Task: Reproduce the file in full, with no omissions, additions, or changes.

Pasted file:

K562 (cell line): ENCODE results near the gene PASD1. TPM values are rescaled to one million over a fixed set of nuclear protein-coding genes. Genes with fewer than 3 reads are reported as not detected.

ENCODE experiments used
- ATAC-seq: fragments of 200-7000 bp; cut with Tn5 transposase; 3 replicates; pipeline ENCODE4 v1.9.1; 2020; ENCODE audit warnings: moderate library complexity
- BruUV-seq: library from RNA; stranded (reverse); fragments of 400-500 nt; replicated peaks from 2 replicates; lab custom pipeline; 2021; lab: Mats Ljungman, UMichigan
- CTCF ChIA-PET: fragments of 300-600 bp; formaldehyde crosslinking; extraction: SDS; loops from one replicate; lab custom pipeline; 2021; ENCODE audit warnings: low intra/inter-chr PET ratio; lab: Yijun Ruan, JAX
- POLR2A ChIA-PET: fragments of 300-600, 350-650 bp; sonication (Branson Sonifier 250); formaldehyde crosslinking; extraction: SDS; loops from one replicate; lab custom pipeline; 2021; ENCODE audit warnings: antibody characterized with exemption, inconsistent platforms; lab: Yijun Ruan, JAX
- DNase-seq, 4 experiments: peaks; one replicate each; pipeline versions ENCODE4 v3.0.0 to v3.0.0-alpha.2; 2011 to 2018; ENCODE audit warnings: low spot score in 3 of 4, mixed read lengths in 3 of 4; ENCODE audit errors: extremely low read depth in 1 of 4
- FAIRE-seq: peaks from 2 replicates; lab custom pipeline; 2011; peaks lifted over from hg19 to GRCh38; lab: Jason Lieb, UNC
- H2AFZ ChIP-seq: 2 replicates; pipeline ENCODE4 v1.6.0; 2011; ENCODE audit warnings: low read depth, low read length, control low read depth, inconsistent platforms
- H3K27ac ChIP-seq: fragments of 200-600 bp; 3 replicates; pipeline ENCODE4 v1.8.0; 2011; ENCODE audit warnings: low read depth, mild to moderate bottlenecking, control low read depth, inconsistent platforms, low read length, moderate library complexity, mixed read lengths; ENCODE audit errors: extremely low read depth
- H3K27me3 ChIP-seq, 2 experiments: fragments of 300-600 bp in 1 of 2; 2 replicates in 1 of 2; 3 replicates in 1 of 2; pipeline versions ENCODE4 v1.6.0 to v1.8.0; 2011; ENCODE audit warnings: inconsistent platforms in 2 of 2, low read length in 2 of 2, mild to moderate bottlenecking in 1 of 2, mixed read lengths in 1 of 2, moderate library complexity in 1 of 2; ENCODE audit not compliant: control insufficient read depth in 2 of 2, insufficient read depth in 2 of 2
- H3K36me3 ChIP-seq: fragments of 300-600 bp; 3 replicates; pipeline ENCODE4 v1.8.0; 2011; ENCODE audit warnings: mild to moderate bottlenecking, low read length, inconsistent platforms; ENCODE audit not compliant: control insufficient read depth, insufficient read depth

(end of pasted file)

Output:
K562 (cell line): ENCODE results near the gene PASD1. TPM values are rescaled to one million over a fixed set of nuclear protein-coding genes. Genes with fewer than 3 reads are reported as not detected.

ENCODE experiments used
- ATAC-seq: fragments of 200-7000 bp; cut with Tn5 transposase; 3 replicates; pipeline ENCODE4 v1.9.1; 2020; ENCODE audit warnings: moderate library complexity
- BruUV-seq: library from RNA; stranded (reverse); fragments of 400-500 nt; replicated peaks from 2 replicates; lab custom pipeline; 2021; lab: Mats Ljungman, UMichigan
- CTCF ChIA-PET: fragments of 300-600 bp; formaldehyde crosslinking; extraction: SDS; loops from one replicate; lab custom pipeline; 2021; ENCODE audit warnings: low intra/inter-chr PET ratio; lab: Yijun Ruan, JAX
- POLR2A ChIA-PET: fragments of 300-600, 350-650 bp; sonication (Branson Sonifier 250); formaldehyde crosslinking; extraction: SDS; loops from one replicate; lab custom pipeline; 2021; ENCODE audit warnings: antibody characterized with exemption, inconsistent platforms; lab: Yijun Ruan, JAX
- DNase-seq, 4 experiments: peaks; one replicate each; pipeline versions ENCODE4 v3.0.0 to v3.0.0-alpha.2; 2011 to 2018; ENCODE audit warnings: low spot score in 3 of 4, mixed read lengths in 3 of 4; ENCODE audit errors: extremely low read depth in 1 of 4
- FAIRE-seq: peaks from 2 replicates; lab custom pipeline; 2011; peaks lifted over from hg19 to GRCh38; lab: Jason Lieb, UNC
- H2AFZ ChIP-seq: 2 replicates; pipeline ENCODE4 v1.6.0; 2011; ENCODE audit warnings: low read depth, low read length, control low read depth, inconsistent platforms
- H3K27ac ChIP-seq: fragments of 200-600 bp; 3 replicates; pipeline ENCODE4 v1.8.0; 2011; ENCODE audit warnings: low read depth, mild to moderate bottlenecking, control low read depth, inconsistent platforms, low read length, moderate library complexity, mixed read lengths; ENCODE audit errors: extremely low read depth
- H3K27me3 ChIP-seq, 2 experiments: fragments of 300-600 bp in 1 of 2; 2 replicates in 1 of 2; 3 replicates in 1 of 2; pipeline versions ENCODE4 v1.6.0 to v1.8.0; 2011; ENCODE audit warnings: inconsistent platforms in 2 of 2, low read length in 2 of 2, mild to moderate bottlenecking in 1 of 2, mixed read lengths in 1 of 2, moderate library complexity in 1 of 2; ENCODE audit not compliant: control insufficient read depth in 2 of 2, insufficient read depth in 2 of 2
- H3K36me3 ChIP-seq: fragments of 300-600 bp; 3 replicates; pipeline ENCODE4 v1.8.0; 2011; ENCODE audit warnings: mild to moderate bottlenecking, low read length, inconsistent platforms; ENCODE audit not compliant: control insufficient read depth, insufficient read depth